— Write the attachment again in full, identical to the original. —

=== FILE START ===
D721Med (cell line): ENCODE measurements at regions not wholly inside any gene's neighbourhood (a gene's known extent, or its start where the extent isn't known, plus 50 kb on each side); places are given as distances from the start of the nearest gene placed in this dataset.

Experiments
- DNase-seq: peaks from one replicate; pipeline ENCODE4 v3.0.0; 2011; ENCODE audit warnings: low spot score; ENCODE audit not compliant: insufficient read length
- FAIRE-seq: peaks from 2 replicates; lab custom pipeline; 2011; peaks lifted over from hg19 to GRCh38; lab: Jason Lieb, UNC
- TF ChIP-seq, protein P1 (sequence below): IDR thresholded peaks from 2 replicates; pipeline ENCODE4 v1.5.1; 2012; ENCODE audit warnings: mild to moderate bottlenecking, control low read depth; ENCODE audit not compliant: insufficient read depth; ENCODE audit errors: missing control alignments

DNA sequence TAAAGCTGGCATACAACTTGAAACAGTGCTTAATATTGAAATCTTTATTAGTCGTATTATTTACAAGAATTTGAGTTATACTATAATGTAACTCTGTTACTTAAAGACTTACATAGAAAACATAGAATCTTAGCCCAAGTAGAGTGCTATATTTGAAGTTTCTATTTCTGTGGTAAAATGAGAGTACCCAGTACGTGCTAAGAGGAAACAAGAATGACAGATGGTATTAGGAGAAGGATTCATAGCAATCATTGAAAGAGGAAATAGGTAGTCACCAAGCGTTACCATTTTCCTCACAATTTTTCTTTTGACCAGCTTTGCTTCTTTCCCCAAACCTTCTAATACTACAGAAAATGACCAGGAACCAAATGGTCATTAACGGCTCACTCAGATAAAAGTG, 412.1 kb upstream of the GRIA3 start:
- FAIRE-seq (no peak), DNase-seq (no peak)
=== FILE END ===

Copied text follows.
D721Med (cell line): ENCODE measurements at regions not wholly inside any gene's neighbourhood (a gene's known extent, or its start where the extent isn't known, plus 50 kb on each side); places are given as distances from the start of the nearest gene placed in this dataset.

Experiments
- DNase-seq: peaks from one replicate; pipeline ENCODE4 v3.0.0; 2011; ENCODE audit warnings: low spot score; ENCODE audit not compliant: insufficient read length
- FAIRE-seq: peaks from 2 replicates; lab custom pipeline; 2011; peaks lifted over from hg19 to GRCh38; lab: Jason Lieb, UNC
- TF ChIP-seq, protein P1 (sequence below): IDR thresholded peaks from 2 replicates; pipeline ENCODE4 v1.5.1; 2012; ENCODE audit warnings: mild to moderate bottlenecking, control low read depth; ENCODE audit not compliant: insufficient read depth; ENCODE audit errors: missing control alignments

DNA sequence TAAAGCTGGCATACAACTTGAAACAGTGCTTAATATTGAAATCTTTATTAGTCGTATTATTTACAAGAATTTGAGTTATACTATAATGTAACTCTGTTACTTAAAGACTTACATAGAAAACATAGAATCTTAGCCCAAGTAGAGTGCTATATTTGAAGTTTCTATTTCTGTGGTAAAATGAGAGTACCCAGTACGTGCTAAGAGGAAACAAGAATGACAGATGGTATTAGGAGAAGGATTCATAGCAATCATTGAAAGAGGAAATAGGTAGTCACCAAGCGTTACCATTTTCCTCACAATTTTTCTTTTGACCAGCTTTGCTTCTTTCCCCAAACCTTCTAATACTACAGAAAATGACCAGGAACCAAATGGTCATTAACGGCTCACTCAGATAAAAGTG, 412.1 kb upstream of the GRIA3 start:
- FAIRE-seq (no peak), DNase-seq (no peak)